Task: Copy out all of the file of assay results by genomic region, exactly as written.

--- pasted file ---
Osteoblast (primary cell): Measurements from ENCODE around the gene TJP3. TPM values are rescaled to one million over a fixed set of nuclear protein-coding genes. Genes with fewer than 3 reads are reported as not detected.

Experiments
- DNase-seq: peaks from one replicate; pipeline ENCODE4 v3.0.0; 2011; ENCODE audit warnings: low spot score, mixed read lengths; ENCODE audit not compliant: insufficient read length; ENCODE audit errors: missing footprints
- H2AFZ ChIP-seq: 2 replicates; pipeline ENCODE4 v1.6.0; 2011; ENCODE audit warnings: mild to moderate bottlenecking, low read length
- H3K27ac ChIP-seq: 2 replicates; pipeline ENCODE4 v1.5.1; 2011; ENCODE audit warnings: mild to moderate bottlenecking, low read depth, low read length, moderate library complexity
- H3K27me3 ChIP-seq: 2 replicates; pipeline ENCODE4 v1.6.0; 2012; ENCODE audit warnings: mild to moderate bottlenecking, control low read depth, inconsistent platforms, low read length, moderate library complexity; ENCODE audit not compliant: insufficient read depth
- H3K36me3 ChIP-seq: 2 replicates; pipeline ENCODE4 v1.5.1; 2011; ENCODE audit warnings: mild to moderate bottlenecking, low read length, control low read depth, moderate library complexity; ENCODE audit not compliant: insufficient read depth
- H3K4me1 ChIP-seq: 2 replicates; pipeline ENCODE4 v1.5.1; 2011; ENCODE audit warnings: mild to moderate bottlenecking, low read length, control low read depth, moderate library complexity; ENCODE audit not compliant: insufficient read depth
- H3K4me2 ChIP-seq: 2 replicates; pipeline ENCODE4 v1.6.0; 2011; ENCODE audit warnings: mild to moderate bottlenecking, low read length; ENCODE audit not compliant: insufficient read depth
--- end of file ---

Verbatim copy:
Osteoblast (primary cell): Measurements from ENCODE around the gene TJP3. TPM values are rescaled to one million over a fixed set of nuclear protein-coding genes. Genes with fewer than 3 reads are reported as not detected.

Experiments
- DNase-seq: peaks from one replicate; pipeline ENCODE4 v3.0.0; 2011; ENCODE audit warnings: low spot score, mixed read lengths; ENCODE audit not compliant: insufficient read length; ENCODE audit errors: missing footprints
- H2AFZ ChIP-seq: 2 replicates; pipeline ENCODE4 v1.6.0; 2011; ENCODE audit warnings: mild to moderate bottlenecking, low read length
- H3K27ac ChIP-seq: 2 replicates; pipeline ENCODE4 v1.5.1; 2011; ENCODE audit warnings: mild to moderate bottlenecking, low read depth, low read length, moderate library complexity
- H3K27me3 ChIP-seq: 2 replicates; pipeline ENCODE4 v1.6.0; 2012; ENCODE audit warnings: mild to moderate bottlenecking, control low read depth, inconsistent platforms, low read length, moderate library complexity; ENCODE audit not compliant: insufficient read depth
- H3K36me3 ChIP-seq: 2 replicates; pipeline ENCODE4 v1.5.1; 2011; ENCODE audit warnings: mild to moderate bottlenecking, low read length, control low read depth, moderate library complexity; ENCODE audit not compliant: insufficient read depth
- H3K4me1 ChIP-seq: 2 replicates; pipeline ENCODE4 v1.5.1; 2011; ENCODE audit warnings: mild to moderate bottlenecking, low read length, control low read depth, moderate library complexity; ENCODE audit not compliant: insufficient read depth
- H3K4me2 ChIP-seq: 2 replicates; pipeline ENCODE4 v1.6.0; 2011; ENCODE audit warnings: mild to moderate bottlenecking, low read length; ENCODE audit not compliant: insufficient read depth